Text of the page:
“Early HK girls-with-guns flick sets high standard.”
Purely on a historical level, this 1985 film merits attention since it started the whole action-heroine genre in Hong Kong cinema, which thrived for the next decade, producing some of the finest entries ever made. It also was, effectively, the start of the careers of Michelle Yeoh and Cynthia Rothrock. Interesting to see how they’ve since headed in opposite directions: Rothrock to low-budget erotic thrillers, Yeoh to the Academy Awards.
But even on its own terms, and despite a few mis-steps (forgivable in any pioneer), this is still greatly entertaining. It’s classic good-cop/bad-cop material, with Rothrock playing Carrie Morris, a Scotland Yard officer send to help Yeoh find a microfilm which incriminates the manically laughing chief villain (James Tien), and is in the unwitting possession of three shysters.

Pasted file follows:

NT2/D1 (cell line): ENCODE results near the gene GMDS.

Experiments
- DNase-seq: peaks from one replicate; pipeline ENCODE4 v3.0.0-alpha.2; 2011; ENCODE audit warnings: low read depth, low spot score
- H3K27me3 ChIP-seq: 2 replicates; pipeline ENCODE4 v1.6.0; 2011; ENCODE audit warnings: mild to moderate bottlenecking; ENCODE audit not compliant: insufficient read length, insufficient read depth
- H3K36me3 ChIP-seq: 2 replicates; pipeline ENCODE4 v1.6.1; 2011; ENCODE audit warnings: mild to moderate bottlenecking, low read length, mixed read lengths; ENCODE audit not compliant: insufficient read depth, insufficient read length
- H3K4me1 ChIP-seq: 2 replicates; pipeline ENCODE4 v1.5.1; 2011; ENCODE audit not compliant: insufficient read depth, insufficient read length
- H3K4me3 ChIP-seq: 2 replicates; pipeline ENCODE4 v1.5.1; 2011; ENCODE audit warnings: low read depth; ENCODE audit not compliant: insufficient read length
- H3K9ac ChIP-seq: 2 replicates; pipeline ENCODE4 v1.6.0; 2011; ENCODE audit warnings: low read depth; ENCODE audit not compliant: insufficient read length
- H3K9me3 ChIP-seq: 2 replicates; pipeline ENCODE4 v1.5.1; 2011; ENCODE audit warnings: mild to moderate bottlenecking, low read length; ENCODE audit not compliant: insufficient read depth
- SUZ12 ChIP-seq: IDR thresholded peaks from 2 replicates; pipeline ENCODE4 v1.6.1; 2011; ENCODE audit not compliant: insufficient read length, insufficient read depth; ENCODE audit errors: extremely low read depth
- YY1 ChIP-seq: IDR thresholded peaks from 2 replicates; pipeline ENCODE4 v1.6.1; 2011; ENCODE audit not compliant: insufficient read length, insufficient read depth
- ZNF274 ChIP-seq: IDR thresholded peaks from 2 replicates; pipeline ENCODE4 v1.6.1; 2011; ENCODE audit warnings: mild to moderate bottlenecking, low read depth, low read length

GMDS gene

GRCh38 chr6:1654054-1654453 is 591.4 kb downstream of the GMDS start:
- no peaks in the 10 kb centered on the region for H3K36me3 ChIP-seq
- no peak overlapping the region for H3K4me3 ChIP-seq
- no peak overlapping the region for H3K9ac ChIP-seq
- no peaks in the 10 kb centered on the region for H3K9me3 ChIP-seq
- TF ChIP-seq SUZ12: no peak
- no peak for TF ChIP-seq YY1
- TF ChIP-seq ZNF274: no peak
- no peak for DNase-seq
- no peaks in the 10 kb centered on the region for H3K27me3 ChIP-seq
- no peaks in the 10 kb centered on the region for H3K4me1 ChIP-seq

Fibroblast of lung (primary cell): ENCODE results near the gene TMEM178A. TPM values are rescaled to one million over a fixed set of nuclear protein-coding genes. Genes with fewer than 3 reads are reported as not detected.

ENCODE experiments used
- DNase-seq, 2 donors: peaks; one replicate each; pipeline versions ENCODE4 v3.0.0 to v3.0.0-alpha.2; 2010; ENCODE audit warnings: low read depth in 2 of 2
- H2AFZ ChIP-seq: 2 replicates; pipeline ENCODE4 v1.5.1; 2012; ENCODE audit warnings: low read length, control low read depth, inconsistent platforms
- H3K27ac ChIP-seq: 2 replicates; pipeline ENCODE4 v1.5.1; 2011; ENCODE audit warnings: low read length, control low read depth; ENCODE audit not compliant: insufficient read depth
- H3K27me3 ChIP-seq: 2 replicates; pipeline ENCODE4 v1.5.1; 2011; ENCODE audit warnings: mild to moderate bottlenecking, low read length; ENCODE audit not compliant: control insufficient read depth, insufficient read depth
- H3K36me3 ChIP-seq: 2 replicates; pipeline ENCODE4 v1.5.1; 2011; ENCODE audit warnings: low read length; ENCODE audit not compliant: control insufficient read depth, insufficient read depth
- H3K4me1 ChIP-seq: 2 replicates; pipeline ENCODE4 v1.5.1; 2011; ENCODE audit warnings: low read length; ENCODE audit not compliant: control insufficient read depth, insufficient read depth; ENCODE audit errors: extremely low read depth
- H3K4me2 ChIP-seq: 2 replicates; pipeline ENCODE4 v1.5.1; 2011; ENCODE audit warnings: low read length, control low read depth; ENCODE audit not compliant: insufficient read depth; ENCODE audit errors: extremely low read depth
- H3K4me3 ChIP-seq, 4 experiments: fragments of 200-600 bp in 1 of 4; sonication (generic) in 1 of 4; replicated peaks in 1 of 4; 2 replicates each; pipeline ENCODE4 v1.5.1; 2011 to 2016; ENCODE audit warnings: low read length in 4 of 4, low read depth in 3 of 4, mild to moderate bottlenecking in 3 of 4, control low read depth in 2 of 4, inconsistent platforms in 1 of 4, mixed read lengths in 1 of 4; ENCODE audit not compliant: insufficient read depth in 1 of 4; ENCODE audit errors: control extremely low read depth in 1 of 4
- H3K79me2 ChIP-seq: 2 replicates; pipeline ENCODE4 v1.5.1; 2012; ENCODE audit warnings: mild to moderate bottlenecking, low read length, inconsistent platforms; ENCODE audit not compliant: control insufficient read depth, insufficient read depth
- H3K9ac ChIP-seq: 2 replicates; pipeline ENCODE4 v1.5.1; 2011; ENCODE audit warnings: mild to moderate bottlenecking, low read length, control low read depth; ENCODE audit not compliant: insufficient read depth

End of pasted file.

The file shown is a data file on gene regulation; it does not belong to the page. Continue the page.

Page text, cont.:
For some reason these are named, in the subbed version, Strepsil, Panadol and Aspirin – one is played by famous HK director Tsui Hark. The subbed version also includes some very goofy comedy (including a cameo by Sammo Hung) that, frankly, I could have done without; score one for the dubbed version which excises this, and also treats you to a dubbed Rothrock, sounding more like the Princess of Wales. On the other hand, her nickname in the subtitles is – and I wrote this down – “nasty foreign chick”. Something lost in translation there, I reckon.
It all builds to a fabulous, extended brawl in which our heroines take on the bad guys in a plate-glass showroom (er…perhaps it just seems that way). This remains one of the finest showcases of female martial arts on the screen. Up until then, it’s been solidly entertaining, pacey and with some thought apparently having gone into the plot and characters. It’s a classic, in more ways than one.
Dir: (Corey) Yuen Kwei
Star: Michelle Yeoh (as Michelle Khan), Cynthia Rothrock, John Sham, Man Hoi